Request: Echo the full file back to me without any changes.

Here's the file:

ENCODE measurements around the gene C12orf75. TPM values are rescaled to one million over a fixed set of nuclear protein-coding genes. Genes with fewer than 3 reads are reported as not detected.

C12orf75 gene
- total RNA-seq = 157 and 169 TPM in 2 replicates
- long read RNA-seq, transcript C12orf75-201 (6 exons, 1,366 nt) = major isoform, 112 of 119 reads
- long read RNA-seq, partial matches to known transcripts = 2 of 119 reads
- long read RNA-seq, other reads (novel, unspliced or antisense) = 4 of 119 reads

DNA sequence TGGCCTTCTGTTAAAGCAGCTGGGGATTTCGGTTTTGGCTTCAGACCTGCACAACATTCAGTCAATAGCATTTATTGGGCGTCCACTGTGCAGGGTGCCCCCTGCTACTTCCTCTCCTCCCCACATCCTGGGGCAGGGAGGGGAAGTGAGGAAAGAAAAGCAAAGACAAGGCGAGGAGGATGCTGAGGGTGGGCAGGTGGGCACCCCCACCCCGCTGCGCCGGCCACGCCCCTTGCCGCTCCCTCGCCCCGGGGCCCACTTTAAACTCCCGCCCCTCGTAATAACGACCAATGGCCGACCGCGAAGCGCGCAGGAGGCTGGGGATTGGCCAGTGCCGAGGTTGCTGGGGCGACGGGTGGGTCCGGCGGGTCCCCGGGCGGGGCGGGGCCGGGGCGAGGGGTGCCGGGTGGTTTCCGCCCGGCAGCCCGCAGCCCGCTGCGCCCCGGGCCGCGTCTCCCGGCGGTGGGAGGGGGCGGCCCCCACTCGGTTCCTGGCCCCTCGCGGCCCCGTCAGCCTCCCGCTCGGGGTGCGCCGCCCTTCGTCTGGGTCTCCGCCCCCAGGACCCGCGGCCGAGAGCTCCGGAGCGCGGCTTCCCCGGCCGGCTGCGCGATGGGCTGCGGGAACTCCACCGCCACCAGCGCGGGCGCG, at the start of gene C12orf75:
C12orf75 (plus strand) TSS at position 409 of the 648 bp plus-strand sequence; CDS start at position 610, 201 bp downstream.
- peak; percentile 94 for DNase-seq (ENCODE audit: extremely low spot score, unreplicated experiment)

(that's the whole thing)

ENCODE measurements around the gene C12orf75. TPM values are rescaled to one million over a fixed set of nuclear protein-coding genes. Genes with fewer than 3 reads are reported as not detected.

C12orf75 gene
- total RNA-seq = 157 and 169 TPM in 2 replicates
- long read RNA-seq, transcript C12orf75-201 (6 exons, 1,366 nt) = major isoform, 112 of 119 reads
- long read RNA-seq, partial matches to known transcripts = 2 of 119 reads
- long read RNA-seq, other reads (novel, unspliced or antisense) = 4 of 119 reads

DNA sequence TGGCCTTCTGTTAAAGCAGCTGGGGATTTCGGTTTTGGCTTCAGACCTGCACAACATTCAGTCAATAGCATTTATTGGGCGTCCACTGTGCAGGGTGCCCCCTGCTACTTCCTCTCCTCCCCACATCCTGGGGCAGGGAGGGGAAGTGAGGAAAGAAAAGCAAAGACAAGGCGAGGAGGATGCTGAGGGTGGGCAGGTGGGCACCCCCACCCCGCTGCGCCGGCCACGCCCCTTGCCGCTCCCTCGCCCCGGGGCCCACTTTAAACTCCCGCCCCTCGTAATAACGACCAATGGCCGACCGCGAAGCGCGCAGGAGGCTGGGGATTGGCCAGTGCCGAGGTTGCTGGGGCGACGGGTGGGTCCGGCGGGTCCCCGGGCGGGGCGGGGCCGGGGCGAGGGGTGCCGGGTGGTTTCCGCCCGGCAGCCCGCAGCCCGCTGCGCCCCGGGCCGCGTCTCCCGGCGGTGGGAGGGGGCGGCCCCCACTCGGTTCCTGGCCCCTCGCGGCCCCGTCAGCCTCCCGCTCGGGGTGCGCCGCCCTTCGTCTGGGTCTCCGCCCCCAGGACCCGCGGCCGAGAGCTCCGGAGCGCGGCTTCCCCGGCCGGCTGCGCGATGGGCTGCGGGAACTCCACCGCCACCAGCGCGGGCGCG, at the start of gene C12orf75:
C12orf75 (plus strand) TSS at position 409 of the 648 bp plus-strand sequence; CDS start at position 610, 201 bp downstream.
- peak; percentile 94 for DNase-seq (ENCODE audit: extremely low spot score, unreplicated experiment)